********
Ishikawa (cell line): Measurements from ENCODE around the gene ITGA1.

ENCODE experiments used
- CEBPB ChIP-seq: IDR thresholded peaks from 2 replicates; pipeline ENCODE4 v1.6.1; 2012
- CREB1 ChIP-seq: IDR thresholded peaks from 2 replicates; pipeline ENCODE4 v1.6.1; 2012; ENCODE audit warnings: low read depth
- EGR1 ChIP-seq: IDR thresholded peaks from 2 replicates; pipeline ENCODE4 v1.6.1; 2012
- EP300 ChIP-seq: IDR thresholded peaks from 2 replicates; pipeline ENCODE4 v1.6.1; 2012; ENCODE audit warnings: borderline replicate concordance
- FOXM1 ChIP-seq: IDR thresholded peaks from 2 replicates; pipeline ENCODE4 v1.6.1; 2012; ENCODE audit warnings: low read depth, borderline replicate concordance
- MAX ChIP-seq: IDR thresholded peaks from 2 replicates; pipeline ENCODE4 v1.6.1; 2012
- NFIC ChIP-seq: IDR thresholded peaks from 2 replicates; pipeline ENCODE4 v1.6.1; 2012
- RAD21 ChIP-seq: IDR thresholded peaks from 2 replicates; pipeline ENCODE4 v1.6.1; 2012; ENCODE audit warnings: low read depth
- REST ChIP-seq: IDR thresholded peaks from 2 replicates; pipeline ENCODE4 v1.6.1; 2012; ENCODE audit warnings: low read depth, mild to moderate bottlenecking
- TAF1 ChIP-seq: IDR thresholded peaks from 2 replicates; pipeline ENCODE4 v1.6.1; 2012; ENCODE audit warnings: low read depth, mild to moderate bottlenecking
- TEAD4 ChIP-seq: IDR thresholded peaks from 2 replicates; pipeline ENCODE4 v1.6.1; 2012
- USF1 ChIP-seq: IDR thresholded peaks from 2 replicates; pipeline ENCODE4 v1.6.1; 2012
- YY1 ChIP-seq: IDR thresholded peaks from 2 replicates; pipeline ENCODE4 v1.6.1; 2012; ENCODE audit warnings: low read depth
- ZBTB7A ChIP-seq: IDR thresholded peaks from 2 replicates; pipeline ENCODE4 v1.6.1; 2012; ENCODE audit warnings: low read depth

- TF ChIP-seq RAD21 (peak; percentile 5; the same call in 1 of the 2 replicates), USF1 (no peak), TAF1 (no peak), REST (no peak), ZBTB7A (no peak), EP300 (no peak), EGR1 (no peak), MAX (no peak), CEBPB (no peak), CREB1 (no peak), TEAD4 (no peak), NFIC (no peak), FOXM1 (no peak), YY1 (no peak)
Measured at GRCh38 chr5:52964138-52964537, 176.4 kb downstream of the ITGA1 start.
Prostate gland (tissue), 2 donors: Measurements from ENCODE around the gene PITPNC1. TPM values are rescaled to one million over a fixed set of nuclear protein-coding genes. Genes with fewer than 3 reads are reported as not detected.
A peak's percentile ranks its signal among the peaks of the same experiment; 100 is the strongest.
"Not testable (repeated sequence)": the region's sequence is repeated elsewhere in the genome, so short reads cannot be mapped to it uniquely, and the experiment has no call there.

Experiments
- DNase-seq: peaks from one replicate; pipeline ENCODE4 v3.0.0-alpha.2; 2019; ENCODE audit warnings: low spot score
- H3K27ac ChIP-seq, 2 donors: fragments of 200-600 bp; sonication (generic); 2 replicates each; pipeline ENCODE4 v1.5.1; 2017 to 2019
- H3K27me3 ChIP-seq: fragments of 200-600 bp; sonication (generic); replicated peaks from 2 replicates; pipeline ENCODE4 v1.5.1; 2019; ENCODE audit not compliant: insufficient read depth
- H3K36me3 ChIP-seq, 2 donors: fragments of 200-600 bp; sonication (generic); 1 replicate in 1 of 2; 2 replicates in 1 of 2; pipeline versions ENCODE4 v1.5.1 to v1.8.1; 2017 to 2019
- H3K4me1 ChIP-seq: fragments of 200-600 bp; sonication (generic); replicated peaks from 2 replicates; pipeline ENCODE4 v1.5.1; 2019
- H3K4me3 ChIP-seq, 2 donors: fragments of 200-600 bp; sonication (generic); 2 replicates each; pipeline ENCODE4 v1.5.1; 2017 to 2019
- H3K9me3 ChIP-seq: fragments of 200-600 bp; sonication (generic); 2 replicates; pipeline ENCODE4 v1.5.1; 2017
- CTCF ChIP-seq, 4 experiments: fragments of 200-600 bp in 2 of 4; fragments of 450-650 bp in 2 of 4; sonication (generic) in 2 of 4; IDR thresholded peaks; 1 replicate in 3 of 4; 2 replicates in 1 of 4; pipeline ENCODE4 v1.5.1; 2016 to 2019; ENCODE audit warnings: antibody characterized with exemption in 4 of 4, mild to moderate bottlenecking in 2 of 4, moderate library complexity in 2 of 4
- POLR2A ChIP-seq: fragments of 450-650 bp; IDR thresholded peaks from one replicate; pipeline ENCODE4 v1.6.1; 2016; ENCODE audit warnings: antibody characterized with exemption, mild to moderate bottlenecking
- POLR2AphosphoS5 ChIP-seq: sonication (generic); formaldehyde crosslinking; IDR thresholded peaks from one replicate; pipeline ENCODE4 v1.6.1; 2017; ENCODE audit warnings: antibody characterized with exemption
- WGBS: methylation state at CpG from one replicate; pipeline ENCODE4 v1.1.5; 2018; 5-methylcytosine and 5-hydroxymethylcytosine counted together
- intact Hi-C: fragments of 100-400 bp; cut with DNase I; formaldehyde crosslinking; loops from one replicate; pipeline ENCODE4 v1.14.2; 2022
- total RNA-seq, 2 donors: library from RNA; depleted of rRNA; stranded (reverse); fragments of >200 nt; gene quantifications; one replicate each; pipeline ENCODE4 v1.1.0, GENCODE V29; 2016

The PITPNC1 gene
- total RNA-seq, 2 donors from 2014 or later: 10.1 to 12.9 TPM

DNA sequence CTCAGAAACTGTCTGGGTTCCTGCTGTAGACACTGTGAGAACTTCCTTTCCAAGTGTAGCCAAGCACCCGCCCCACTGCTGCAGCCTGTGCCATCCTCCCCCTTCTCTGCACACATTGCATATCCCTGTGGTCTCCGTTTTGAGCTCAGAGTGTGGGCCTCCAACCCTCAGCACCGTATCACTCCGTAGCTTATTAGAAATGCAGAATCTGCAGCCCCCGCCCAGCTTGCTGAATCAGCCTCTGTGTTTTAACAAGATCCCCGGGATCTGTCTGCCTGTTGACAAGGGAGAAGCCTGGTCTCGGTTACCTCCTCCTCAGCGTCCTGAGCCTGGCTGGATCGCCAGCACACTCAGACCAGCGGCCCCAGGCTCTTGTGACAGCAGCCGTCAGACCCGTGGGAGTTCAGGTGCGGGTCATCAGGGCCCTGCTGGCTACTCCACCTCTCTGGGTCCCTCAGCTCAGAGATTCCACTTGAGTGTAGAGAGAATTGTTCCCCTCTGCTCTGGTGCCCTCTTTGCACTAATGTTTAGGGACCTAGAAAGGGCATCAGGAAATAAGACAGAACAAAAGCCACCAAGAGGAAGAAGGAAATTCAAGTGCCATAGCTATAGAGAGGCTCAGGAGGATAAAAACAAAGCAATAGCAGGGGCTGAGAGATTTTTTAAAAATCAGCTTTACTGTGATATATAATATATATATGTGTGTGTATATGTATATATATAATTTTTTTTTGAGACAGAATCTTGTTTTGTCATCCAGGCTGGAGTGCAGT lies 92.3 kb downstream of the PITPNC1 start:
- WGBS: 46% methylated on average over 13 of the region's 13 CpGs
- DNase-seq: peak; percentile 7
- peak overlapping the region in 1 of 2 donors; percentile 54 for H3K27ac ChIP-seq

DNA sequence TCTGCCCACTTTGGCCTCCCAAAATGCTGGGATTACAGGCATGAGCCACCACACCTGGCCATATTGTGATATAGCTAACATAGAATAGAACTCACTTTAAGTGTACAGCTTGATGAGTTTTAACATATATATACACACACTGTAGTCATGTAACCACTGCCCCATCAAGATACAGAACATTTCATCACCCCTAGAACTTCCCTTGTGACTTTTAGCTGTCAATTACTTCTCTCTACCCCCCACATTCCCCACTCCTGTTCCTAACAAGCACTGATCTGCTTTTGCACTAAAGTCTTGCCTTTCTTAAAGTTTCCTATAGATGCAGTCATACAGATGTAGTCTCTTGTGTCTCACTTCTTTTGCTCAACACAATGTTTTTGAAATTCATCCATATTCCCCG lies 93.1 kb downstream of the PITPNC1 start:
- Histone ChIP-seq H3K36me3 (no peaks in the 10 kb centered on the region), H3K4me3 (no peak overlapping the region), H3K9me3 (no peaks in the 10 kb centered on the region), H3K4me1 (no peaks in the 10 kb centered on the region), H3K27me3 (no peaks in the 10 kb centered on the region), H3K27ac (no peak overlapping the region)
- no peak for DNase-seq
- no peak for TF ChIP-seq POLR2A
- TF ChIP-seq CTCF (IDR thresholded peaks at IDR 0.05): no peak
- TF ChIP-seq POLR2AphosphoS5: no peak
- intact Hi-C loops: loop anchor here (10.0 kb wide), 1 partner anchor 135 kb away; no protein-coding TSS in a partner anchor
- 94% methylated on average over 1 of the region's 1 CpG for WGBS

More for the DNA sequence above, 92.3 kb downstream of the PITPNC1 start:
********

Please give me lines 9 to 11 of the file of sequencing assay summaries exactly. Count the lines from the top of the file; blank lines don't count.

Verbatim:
- NFIC ChIP-seq: IDR thresholded peaks from 2 replicates; pipeline ENCODE4 v1.6.1; 2012
- RAD21 ChIP-seq: IDR thresholded peaks from 2 replicates; pipeline ENCODE4 v1.6.1; 2012; ENCODE audit warnings: low read depth
- REST ChIP-seq: IDR thresholded peaks from 2 replicates; pipeline ENCODE4 v1.6.1; 2012; ENCODE audit warnings: low read depth, mild to moderate bottlenecking